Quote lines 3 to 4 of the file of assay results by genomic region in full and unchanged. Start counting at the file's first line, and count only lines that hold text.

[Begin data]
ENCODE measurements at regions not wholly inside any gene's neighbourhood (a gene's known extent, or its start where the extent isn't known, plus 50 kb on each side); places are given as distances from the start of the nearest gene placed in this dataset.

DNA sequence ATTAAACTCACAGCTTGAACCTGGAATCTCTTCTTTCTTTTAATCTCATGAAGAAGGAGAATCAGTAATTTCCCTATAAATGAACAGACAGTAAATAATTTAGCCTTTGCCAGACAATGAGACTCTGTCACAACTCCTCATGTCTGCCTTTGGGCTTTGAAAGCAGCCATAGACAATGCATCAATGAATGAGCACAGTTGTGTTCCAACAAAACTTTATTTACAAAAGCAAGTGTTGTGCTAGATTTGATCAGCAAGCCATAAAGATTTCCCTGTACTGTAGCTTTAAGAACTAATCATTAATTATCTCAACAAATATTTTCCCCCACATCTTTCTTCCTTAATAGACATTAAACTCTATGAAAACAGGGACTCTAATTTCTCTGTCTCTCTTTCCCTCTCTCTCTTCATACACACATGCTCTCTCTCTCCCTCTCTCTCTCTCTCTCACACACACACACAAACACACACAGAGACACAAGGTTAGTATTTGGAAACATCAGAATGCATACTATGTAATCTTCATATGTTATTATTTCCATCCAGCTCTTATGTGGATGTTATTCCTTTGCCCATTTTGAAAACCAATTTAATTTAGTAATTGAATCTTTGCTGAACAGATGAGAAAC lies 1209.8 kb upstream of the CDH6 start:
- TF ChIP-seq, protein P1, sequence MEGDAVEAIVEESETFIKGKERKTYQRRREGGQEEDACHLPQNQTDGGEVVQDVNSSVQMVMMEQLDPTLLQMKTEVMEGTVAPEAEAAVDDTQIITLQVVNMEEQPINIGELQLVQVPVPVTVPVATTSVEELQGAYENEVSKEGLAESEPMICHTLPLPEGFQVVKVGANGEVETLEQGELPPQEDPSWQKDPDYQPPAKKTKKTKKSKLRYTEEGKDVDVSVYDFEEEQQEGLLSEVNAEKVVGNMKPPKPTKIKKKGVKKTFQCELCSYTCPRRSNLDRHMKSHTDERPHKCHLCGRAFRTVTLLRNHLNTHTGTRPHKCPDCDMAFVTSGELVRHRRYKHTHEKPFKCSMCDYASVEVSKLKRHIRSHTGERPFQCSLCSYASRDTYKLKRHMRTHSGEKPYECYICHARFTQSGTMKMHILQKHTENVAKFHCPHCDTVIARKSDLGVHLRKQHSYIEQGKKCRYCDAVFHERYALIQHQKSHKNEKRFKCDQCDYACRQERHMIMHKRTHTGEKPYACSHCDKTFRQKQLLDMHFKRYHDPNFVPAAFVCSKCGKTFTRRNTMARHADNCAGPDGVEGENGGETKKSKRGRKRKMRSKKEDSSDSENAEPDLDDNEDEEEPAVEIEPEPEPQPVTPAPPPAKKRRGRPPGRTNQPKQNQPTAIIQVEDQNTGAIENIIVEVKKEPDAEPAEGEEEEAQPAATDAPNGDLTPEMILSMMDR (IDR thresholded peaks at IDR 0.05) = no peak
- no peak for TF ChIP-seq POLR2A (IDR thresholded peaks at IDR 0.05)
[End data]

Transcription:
- TF ChIP-seq, protein P1, sequence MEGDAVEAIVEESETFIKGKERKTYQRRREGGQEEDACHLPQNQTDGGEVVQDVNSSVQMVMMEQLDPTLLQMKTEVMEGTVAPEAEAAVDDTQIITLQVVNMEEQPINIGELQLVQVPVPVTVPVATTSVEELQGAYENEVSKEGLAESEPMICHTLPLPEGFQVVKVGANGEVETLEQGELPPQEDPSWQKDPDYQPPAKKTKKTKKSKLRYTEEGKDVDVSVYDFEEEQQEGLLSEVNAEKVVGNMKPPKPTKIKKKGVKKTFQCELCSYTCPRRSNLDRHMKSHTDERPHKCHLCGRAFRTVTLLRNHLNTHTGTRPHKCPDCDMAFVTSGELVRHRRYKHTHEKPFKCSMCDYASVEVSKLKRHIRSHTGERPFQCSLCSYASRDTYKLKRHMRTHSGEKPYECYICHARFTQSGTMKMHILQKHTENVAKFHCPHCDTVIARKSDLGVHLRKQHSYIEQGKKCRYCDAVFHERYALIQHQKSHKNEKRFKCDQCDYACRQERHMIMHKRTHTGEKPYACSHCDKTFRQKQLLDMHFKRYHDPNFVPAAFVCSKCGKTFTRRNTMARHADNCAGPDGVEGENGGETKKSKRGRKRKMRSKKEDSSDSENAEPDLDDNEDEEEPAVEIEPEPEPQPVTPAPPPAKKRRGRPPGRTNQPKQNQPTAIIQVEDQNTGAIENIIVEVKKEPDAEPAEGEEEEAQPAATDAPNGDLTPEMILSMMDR (IDR thresholded peaks at IDR 0.05) = no peak
- no peak for TF ChIP-seq POLR2A (IDR thresholded peaks at IDR 0.05)